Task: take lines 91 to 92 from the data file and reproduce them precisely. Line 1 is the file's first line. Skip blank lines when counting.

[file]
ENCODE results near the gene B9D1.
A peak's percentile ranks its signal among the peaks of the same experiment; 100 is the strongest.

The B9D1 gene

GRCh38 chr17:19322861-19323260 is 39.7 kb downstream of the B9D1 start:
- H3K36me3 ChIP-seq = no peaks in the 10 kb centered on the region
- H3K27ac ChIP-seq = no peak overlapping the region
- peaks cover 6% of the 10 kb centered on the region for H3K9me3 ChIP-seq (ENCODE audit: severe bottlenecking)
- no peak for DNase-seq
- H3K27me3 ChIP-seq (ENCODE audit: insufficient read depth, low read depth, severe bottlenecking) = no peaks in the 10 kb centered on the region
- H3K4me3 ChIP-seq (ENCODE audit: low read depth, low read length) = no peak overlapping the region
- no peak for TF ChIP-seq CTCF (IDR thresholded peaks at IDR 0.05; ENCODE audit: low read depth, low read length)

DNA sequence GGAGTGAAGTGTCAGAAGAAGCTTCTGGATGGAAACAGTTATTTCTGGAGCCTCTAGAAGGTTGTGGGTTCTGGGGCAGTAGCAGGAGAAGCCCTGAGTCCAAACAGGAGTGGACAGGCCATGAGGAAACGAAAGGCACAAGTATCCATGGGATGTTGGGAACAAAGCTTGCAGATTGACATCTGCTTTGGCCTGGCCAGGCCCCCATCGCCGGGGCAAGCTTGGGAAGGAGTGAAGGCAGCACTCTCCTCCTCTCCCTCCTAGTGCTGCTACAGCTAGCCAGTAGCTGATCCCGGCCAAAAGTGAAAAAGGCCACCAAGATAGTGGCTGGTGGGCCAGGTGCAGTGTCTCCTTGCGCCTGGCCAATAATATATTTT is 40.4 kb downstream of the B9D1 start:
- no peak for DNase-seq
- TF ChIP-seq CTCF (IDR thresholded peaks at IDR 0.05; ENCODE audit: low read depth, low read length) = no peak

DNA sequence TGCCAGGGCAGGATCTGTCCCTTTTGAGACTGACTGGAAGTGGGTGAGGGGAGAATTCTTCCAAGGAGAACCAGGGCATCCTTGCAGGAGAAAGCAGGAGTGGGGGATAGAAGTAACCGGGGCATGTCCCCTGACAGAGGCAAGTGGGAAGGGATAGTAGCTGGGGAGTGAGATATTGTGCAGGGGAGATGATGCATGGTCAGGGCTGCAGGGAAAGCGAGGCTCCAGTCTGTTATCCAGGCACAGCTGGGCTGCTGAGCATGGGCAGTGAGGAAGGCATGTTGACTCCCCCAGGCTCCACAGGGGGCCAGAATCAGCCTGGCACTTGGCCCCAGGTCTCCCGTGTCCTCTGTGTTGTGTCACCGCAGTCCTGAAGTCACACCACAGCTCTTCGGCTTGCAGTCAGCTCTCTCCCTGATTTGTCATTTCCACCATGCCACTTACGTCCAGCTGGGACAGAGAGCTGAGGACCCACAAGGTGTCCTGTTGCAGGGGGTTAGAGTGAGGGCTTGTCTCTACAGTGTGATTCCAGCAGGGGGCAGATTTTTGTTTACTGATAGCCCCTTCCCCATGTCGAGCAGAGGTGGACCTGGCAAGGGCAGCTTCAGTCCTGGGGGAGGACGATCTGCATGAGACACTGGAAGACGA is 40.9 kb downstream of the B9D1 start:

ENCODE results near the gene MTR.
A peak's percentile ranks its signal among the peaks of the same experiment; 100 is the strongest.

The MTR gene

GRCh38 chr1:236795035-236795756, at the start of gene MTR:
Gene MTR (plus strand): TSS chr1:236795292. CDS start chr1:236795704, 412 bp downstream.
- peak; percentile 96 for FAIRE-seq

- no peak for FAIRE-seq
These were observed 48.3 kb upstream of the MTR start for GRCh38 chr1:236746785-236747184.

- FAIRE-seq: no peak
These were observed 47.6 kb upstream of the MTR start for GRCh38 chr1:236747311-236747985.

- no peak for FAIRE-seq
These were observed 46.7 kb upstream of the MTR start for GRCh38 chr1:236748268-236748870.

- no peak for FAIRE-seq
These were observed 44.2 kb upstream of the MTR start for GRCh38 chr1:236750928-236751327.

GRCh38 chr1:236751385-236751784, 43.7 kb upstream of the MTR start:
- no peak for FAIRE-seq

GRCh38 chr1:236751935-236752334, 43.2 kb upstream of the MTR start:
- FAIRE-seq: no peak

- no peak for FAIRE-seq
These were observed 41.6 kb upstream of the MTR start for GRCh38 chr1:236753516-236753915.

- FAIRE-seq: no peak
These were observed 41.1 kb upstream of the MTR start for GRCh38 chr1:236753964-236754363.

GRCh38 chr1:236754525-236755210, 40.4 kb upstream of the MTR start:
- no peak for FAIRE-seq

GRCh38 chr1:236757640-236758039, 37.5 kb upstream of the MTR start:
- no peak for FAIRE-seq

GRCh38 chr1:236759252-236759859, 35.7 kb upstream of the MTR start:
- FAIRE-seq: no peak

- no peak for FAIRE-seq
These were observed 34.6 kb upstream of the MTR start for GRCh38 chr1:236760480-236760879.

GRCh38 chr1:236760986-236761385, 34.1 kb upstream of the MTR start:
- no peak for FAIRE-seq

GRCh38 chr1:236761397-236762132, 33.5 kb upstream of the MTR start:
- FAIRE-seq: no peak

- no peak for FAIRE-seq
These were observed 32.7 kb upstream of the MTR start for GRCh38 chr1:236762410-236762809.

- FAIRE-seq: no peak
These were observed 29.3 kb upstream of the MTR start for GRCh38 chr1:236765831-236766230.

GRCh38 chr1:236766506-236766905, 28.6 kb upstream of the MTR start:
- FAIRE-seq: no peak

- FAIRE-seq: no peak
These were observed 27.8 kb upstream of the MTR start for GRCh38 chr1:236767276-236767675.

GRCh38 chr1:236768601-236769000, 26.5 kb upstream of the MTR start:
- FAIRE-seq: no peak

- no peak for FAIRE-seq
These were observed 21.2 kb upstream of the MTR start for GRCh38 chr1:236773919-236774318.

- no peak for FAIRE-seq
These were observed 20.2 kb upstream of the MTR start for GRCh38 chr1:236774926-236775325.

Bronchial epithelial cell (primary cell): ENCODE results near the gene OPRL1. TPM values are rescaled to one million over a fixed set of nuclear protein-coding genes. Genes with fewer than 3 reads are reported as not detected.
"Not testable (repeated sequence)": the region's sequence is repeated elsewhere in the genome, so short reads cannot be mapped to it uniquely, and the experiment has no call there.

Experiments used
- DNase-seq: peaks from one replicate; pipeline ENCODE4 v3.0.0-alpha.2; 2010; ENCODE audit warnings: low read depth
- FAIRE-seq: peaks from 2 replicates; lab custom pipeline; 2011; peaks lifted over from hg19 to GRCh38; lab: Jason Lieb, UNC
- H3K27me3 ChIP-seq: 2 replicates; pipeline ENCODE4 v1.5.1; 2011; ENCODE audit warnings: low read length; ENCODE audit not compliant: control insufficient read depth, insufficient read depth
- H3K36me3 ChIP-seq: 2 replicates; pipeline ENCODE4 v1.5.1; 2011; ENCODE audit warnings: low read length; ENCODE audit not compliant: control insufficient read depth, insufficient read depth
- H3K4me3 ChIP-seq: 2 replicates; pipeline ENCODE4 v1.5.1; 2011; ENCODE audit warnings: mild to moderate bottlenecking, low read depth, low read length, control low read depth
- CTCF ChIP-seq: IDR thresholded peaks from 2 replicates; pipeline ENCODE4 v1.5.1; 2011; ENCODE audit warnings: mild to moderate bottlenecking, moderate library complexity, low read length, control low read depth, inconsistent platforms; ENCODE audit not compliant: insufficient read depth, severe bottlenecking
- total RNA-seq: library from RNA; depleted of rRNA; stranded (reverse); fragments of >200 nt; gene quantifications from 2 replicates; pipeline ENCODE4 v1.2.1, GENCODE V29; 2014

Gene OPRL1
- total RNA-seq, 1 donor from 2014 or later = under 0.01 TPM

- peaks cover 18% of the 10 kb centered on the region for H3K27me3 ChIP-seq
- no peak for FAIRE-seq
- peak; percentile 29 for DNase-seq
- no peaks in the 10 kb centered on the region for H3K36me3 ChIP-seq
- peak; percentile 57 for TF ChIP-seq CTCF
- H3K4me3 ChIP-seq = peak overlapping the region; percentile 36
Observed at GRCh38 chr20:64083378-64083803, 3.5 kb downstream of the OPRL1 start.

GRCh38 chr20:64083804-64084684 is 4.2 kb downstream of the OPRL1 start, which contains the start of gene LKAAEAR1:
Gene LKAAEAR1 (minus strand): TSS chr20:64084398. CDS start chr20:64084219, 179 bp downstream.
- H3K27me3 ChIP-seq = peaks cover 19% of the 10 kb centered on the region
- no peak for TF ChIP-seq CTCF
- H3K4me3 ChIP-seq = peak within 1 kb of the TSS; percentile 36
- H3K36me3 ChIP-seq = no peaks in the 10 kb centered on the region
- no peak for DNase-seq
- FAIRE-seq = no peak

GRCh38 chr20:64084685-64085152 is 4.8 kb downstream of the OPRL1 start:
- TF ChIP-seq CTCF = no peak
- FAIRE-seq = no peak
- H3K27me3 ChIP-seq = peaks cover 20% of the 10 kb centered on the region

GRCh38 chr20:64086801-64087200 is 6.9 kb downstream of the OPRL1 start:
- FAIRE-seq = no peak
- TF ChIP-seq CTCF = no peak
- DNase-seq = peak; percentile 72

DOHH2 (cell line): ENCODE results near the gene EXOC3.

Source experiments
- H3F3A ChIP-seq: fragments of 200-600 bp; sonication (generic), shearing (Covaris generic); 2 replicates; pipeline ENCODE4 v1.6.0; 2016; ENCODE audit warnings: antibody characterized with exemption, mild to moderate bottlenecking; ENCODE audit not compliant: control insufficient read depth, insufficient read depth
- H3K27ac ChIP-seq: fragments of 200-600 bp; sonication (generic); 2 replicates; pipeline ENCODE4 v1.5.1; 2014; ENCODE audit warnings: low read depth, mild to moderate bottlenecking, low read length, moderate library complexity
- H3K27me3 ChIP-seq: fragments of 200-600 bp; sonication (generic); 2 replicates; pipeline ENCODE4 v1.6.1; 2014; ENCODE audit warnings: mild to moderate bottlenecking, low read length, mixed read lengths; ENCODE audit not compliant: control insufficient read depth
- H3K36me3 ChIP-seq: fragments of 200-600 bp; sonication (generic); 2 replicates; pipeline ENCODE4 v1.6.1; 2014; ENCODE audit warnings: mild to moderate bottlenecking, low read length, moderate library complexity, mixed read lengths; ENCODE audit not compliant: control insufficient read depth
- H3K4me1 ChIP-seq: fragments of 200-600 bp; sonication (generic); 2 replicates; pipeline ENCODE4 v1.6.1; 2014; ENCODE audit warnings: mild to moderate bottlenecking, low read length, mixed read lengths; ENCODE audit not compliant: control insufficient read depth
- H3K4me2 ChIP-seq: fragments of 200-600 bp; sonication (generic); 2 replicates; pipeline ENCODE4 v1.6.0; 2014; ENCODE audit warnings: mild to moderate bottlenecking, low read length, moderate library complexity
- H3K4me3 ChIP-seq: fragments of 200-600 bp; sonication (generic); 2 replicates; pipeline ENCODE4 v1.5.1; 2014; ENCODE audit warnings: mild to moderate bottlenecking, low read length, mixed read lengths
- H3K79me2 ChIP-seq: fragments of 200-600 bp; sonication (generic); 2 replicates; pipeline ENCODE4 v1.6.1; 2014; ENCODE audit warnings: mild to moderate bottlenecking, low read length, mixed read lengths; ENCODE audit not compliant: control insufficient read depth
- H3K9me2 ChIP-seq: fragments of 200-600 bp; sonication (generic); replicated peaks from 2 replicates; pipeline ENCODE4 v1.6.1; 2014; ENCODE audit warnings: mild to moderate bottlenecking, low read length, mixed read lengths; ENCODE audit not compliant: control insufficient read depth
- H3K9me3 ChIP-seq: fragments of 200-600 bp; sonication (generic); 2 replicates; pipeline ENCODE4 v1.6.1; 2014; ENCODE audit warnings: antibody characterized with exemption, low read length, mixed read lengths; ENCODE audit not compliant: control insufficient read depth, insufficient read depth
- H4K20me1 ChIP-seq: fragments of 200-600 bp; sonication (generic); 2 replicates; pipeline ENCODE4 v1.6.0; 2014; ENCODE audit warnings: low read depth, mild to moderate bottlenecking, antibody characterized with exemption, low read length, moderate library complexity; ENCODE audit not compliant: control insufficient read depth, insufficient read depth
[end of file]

GRCh38 chr20:64084685-64085152 is 4.8 kb downstream of the OPRL1 start:
- TF ChIP-seq CTCF = no peak